California Pension Cuts May Have Ripple Effect
SAN JOSE (CBS / AP) — Decisive victories for ballot proposals cutting retirement benefits for government workers in two of the largest cities in the U.S. emboldened advocates seeking to curb pensions in state capitols and city halls across the nation.
The voter responses in San Jose and San Diego were stinging setbacks for public employee unions, which also came up short on Republican Gov. Scott Walker’s recall victory in Wisconsin.
“The message is that if elected officials and public employee unions do not responsibly deal with this issue, voters will take things into their own hands,” said Thom Reilly, former chief executive of Clark County, Nev., now a professor of social work at San Diego State University. “We could see more draconian measures from citizens.”
In San Diego, two-thirds of voters favored the pension reduction plan. And the landslide was even greater in San Jose, where 70 percent were in favor.
San Jose Mayor Chuck Reed, a Democrat who called the overhaul his highest priority, said he expects other governments to follow their lead.
“Mayors across the country are very interested. We’re at the leading edge but we’re not alone,” he said.
San Diego Mayor Jerry Sanders, a chief backer, said he was surprised by the margin of victory and considered it a statement that voters won’t tolerate benefits that are more generous than those they receive working at private companies.
“It just shows the frustration people have with pension benefits that are out of control and taking away from city services,” he said in an interview Wednesday.
Opponents say the measures deprive workers of benefits they were counting on when they got hired. Some workers decided against potentially more lucrative jobs with private companies, figuring their retirement was relatively safe.
Henry Bayer, executive director of the American Federation of State, County and Municipal Employees Council 31 in Illinois, said the California referendums reflect a “race to the bottom” to erode government benefits by putting them on par with the private sector.
“This is part of a national effort to reduce retirement security for public employees, and it’s very unfortunate,” said Bayer, who represents about 70,000 government workers in Illinois.
The California votes came as legislators pursuing cuts to balance budgets have increasingly turned their attention to public pensions.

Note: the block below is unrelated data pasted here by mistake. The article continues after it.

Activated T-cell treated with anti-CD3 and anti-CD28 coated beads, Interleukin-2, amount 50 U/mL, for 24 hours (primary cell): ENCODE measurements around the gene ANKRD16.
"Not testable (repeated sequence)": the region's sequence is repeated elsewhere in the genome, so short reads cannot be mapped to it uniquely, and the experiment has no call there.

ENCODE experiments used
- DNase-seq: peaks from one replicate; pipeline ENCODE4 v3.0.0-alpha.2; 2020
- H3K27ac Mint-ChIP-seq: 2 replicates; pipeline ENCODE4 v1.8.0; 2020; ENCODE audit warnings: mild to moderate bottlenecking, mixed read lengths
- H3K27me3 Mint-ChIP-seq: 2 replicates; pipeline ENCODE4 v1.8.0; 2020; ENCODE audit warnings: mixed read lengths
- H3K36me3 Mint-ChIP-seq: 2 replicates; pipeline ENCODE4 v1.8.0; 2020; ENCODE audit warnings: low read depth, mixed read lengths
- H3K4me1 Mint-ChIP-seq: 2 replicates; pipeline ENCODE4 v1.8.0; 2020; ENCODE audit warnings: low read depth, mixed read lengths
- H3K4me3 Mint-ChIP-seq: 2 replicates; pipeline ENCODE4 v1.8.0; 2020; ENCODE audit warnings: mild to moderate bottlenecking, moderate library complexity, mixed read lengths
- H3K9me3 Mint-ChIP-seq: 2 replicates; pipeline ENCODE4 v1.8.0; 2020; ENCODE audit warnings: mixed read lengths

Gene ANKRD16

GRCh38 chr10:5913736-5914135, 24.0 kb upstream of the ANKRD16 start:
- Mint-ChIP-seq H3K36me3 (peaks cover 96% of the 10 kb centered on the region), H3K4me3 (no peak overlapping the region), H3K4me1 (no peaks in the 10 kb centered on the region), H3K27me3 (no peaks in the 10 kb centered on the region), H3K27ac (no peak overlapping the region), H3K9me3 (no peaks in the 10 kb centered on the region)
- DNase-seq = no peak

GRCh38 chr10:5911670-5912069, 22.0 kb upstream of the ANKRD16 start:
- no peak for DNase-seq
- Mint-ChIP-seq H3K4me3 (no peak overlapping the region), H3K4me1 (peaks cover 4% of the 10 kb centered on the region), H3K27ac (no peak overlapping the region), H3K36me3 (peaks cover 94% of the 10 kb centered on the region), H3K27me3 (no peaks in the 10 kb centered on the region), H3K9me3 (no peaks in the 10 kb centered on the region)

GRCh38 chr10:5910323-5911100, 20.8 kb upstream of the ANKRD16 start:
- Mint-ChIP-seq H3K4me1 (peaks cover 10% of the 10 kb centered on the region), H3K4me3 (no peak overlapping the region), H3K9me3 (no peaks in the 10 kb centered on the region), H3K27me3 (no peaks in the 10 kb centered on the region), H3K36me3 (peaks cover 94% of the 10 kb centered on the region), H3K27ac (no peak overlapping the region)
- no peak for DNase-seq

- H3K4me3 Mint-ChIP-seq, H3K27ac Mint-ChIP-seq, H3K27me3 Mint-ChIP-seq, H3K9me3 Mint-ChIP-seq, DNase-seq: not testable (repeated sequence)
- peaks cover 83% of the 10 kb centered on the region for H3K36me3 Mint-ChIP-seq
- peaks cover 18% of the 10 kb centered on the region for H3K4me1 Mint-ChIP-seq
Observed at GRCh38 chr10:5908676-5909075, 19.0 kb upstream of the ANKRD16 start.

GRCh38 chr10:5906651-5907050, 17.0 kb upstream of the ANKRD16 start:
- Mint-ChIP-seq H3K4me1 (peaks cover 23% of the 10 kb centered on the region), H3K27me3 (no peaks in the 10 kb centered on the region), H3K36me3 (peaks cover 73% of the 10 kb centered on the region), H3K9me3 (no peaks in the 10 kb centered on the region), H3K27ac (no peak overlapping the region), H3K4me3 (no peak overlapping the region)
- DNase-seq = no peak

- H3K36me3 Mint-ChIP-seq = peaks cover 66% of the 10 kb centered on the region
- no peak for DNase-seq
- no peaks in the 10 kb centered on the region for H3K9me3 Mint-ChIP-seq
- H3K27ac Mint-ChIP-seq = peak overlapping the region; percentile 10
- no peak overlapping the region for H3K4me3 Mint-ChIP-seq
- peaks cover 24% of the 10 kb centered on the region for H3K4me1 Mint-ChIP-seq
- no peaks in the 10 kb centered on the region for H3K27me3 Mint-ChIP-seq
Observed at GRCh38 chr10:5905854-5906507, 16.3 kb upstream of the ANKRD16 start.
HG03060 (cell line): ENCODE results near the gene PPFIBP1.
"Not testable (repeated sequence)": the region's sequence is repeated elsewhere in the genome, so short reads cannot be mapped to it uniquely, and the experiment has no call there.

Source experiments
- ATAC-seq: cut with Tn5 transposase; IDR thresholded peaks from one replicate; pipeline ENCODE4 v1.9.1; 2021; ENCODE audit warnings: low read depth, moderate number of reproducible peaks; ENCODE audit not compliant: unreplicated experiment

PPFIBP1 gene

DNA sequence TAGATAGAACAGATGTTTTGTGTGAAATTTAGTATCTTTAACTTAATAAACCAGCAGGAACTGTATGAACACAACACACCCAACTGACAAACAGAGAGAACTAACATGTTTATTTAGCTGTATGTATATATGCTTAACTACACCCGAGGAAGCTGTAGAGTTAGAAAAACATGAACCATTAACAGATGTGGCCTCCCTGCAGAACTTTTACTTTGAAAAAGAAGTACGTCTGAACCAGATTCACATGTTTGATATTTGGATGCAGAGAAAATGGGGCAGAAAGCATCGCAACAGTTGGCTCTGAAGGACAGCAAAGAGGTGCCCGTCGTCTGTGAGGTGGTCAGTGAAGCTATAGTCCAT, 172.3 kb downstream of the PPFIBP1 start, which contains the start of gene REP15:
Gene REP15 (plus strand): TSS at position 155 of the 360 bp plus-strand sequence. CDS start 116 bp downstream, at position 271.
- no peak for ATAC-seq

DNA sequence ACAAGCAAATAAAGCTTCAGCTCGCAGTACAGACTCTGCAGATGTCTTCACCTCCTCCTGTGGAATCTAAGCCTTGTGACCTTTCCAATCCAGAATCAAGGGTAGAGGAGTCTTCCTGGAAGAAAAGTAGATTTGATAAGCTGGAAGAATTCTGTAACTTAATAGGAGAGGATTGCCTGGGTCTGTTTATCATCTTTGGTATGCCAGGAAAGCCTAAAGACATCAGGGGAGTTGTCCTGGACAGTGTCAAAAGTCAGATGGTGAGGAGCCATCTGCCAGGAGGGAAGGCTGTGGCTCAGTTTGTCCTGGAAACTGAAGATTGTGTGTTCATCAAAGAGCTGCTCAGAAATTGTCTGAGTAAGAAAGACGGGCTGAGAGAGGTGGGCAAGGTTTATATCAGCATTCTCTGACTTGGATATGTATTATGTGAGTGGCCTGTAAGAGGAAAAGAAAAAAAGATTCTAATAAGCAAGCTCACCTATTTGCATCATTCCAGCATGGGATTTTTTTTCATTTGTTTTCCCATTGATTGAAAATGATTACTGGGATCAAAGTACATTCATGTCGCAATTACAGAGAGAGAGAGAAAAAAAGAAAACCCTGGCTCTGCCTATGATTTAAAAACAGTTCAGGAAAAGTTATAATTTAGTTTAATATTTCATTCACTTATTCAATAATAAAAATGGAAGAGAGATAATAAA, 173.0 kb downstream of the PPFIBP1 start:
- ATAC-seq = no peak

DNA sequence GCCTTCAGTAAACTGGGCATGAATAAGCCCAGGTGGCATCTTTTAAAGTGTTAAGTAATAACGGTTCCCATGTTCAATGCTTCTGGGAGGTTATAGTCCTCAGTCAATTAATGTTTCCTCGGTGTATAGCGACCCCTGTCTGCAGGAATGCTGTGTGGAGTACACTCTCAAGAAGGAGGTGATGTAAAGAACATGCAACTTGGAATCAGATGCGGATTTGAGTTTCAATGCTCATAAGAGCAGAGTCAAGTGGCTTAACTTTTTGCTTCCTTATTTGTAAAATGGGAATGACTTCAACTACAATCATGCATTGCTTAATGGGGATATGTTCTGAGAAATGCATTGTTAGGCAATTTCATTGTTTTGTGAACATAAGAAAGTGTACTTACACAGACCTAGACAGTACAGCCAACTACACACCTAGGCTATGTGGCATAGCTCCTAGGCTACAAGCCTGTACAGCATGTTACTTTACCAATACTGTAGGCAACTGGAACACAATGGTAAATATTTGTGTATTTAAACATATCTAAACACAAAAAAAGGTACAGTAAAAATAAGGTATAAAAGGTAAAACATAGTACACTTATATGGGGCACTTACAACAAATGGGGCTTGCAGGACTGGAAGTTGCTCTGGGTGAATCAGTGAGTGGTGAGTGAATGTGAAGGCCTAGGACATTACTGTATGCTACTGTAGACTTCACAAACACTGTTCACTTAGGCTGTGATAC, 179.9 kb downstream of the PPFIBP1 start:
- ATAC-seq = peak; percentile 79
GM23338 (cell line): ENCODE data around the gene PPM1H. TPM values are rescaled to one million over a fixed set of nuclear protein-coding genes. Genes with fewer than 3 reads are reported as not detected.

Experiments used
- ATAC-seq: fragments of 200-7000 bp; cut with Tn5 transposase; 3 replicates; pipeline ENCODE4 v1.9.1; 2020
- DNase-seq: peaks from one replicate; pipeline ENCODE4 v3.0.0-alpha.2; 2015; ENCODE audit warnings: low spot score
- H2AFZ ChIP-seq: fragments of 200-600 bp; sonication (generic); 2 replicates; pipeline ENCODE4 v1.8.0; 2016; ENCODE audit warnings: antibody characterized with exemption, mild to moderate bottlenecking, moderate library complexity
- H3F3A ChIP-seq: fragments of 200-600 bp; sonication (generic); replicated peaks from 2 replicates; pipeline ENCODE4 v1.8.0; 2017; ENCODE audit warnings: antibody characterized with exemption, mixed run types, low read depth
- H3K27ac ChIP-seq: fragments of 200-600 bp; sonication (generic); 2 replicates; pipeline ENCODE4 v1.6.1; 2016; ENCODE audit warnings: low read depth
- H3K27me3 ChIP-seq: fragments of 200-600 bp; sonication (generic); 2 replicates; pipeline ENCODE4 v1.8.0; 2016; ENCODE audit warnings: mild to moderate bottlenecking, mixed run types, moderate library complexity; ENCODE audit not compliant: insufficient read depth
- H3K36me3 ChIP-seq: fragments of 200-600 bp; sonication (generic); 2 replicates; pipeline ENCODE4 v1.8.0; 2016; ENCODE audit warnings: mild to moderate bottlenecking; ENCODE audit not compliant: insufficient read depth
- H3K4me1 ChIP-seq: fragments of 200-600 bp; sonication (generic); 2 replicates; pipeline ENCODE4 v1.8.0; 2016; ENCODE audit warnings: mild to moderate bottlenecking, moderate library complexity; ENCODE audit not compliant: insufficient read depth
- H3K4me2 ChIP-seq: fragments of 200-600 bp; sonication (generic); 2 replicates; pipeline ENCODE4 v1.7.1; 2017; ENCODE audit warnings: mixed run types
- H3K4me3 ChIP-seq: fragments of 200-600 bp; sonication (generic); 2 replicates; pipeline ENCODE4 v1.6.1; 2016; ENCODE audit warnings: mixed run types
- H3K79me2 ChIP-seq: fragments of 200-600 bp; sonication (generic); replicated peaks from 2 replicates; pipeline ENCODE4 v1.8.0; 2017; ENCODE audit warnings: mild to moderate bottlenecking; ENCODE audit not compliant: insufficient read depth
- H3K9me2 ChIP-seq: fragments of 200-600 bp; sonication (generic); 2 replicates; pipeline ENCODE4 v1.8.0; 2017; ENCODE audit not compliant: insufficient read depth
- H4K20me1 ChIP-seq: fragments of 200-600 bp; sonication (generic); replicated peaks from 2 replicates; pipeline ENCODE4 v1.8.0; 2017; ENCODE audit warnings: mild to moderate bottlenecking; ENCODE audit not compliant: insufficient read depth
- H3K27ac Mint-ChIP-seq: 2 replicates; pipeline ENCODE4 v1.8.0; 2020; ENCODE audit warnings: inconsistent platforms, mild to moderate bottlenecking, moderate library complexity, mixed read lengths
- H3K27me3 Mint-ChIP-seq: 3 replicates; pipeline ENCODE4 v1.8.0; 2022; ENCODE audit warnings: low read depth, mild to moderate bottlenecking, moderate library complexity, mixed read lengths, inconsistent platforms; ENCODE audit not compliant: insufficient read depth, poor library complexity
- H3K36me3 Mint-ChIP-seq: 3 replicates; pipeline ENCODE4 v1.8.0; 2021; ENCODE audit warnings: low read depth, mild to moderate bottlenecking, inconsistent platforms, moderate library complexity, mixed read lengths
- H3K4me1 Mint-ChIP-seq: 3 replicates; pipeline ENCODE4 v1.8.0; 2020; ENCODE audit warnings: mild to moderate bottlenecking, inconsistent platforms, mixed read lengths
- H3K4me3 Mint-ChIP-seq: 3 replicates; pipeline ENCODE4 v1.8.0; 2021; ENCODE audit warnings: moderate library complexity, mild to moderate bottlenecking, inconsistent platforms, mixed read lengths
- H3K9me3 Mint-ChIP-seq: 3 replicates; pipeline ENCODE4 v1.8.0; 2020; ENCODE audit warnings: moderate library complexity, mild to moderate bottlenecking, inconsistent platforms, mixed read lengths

Rhode Island lawmakers last year backed away from promises to state and municipal workers, saying the move would save billions that the state could no longer afford to spend. And New York lawmakers in March approved less generous benefits for new hires.
California Republican leaders seized on this week’s votes to try to revive Democratic Gov. Jerry Brown’s attempt to reduce retirement benefits for new and current government workers. Brown called the referendums “a powerful wake-up call.”
Labor unions in San Diego and San Jose—the nation’s eighth-and 10th-largest cities—have launched potentially lengthy court challenges. The San Jose Police Officers Association filed a lawsuit in state court Wednesday, saying the measure violates vested rights.
Mike Zucchet, general manager of the San Diego Municipal Employees Association, said the union decided long ago against mounting a vigorous campaign to sway public opinion, instead saving its resources for a court battle. The vote didn’t surprise him.
“It seemed like something of a lost cause, electorally at least,” he said.
The plans are unusual because they address pensions for current employees—not just new hires.
San Diego’s imposes a six-year freeze on pay levels used to determine pension benefits unless a two-thirds majority of the City Council votes to override it. It also puts new hires, except for police officers, into 401(k)-style plans.
Under San Jose’s measure, current workers have to pay up to 16 percent of their salaries to keep their retirement plan or accept more modest benefits. New hires would get less generous benefits.
San Diego’s independent budget analyst estimated savings of nearly $1 billion over 30 years. Reed estimates San Jose’s plan will save up to $180 million a year.
Supporters in both cities relied on a simple pitch: Benefits beyond what most voters receive working at private companies are draining city coffers.
San Diego’s payments to the city’s retirement fund soared from $43 million in 1999 to $231.2 million this year, equal to 20 percent of the city’s general fund budget, which pays for day-to-day operations.
As the pension payments grew, San Diego’s 1.3 million residents saw roads deteriorate and libraries cut hours. For a while, some fire stations had to share engines and trucks. The city has cut its workforce 14 percent since 2005.
San Jose’s pension payments jumped from $73 million in 2001 to $245 million this year, equal to 27 percent of its general fund budget. Voters there approved construction bonds at the beginning of the last decade, but four new libraries and a police station have never opened because the city cannot afford to operate them. The city of 960,000 cut its workforce 27 percent over the last 10 years.
San Diego Councilman Carl DeMaio staked his mayoral bid on the pension measure, using fiery rhetoric to criticize public employee unions. He advanced to a November runoff in Tuesday’s election.
“San Diego is showing the way,” DeMaio said Wednesday. “The question is whether other jurisdictions have the political backbone to get the job done.”
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